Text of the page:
Implied Odds Are The Foundation Of No Limit Holdem Poker Tournament Strategy.
Handy Tips To Better Understand And Use This Concept Here.
Implied odds are not only a foundation of the no-limit Texas Holdem poker game, they are critical to your online poker tournament success. This article looks at implied odds in two ways.
- Firstly we will cover what this means to your online poker tournament strategy at various stages of the tournament based on your stack size in relation to the blinds.
- Secondly we will look at implied odds in poker tournament strategy in relation to individual opponents – some people offer higher implied odds than others!
Let us start with a quick definition of Implied Odds. This describes the total extra in chips (or cash) you stand to make if you win a hand over and above what is already in the pot. The idea is that you can call a bet when you do not have the correct pot odds to do so, since you anticipate that the extra money you win if you make your hand (for example a flush) will give the initial call a positive expectation.
As simple example would be that you hold 6-7 and the flop comes 4-5-K. Your opponent bets and you (correctly) assume he has a king in his hand. The pot is 150 chips and it costs you 50 chips to call, making your pot odds 3/1. Your chance of spiking a 3 or an 8 to make your straight are 4.7/1. Making this call has a negative expectation (it will lose money over time).
However, your opponent is likely to bet again on the turn if an 8 comes and probably call at least one raise from you. If you expect to win an additional 200 chips (on average) from your opponent if you make your straight the true odds of your flop call are 50/350 or 7/1. The implied odds have turned a negative expectation call into a positive expectation call.
The kind of hands which rely heavily on implied odds are small pairs, suited connectors and to a lesser extent suited aces.
With small pairs you are approximately 8/1 against flopping a set. However when you do you have the potential to win a big pot – for example from an opponent with an over-pair. Since you will not win a pot every single time when you hit a set you need to ensure that you have bigger implied odds than 8/1, most experienced players would need between 12/1 and 15/1 to make a call before the flop with a small pair. This means that your opponent in the hand needs to have 12 to 15 times the size of the pre-flop raise to give you the correct implied odds to play.
Suited connectors can also win big pots if they hit the flop hard. A hand such as 6-7 suited is great to play in position during the early stage of a tournament. Where implied odds are concerned we need even bigger potential to win a big pot than with small pairs with these hands. The reason for this is that many times you will flop a strong draw which might mean having to call another bet on the flop or the turn. Since you expect to be paid off if you hit your straight or flush this can be worthwhile – but it can also be expensive. If you plan to call with suited connectors before the flop then make sure you have the potential to win 20 to 25 times your investment.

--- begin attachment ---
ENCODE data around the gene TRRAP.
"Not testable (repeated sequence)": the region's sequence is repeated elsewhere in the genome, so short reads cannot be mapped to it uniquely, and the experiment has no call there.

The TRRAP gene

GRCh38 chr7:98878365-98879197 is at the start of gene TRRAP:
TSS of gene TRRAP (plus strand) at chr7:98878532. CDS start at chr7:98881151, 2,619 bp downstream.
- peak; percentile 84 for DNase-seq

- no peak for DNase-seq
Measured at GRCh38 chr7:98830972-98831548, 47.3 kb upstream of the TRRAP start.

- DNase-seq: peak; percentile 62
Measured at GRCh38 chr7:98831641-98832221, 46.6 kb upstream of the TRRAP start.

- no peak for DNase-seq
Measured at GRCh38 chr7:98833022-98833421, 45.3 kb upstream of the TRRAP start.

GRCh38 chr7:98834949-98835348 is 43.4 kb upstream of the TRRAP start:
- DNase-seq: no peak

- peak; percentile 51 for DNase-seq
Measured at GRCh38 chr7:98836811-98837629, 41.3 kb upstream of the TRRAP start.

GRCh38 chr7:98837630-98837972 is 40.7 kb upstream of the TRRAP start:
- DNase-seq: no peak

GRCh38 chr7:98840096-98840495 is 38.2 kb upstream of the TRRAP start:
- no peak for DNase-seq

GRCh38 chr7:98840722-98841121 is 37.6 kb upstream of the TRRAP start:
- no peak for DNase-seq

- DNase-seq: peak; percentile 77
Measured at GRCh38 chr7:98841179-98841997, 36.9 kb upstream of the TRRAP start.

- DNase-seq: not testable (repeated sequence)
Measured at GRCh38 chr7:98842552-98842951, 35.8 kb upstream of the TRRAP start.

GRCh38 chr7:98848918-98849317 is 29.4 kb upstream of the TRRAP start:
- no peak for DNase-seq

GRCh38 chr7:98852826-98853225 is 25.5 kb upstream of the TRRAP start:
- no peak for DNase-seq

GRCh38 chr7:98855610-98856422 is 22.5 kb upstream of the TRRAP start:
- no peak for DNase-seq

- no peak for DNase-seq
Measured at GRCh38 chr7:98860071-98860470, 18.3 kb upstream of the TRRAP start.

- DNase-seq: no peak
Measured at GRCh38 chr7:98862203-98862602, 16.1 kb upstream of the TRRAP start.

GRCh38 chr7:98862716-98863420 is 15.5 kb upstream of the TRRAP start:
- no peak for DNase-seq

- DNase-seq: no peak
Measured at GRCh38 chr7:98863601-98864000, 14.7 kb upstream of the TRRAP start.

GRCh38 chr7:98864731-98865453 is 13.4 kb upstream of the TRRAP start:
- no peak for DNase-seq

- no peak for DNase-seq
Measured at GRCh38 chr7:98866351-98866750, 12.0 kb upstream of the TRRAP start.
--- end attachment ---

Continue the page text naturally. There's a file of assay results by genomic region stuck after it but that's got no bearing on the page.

- Suited aces are more dangerous implied odds hands. The problem is that you may hit your hand with an ace on the flop (or hit your small kicker for 2nd pair) and not know whether you are ahead or behind in the hand. The other problem is that when a flush does come it will be obvious to many opponents. Make sure you have 20 times the initial investment available before considering playing these hands.
As you can see the requirement for 12, 20 or even 25 times your initial call means that the best time to call with these hands is early in the poker tournament. As the blinds rise and the stacks get shallow you no longer have the potential profit to make calling with these hands worthwhile.
Poker Implied Odds: The Effect Of Your Opponents
The other important concept when using implied odds in your online poker tournament strategy is how likely your opponent is to actually pay you off. The important thing to remember here is this – some opponents offer higher implied odds than others.
At the extremes you have the very wild and loose players who may well play for their entire stack with an over-pair.
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These opponents offer the highest implied odds of all. Other players are tight and will only play premium hands – you need to watch the table to find out how easily these players will get away from their big holdings. The type who waits for aces or kings but will never fold them after the flop offers very high implied odds if you spike a set against them. A weak and tight opponent may well fold at the first sign of pressure – here your implied odds are not as big as you think.
Finally it is a good idea not to count 2 or more stacks when calculating your implied odds. For example if 2 players are in the pot with 6 times the initial bet each in their stack you should not consider your potential gain for spiking a set to be 12/1. This is because you are unlikely to get both opponents stacks, sure it will occasionally happen – but as the exception rather than the rule. Count one stack only and you will not go far wrong.
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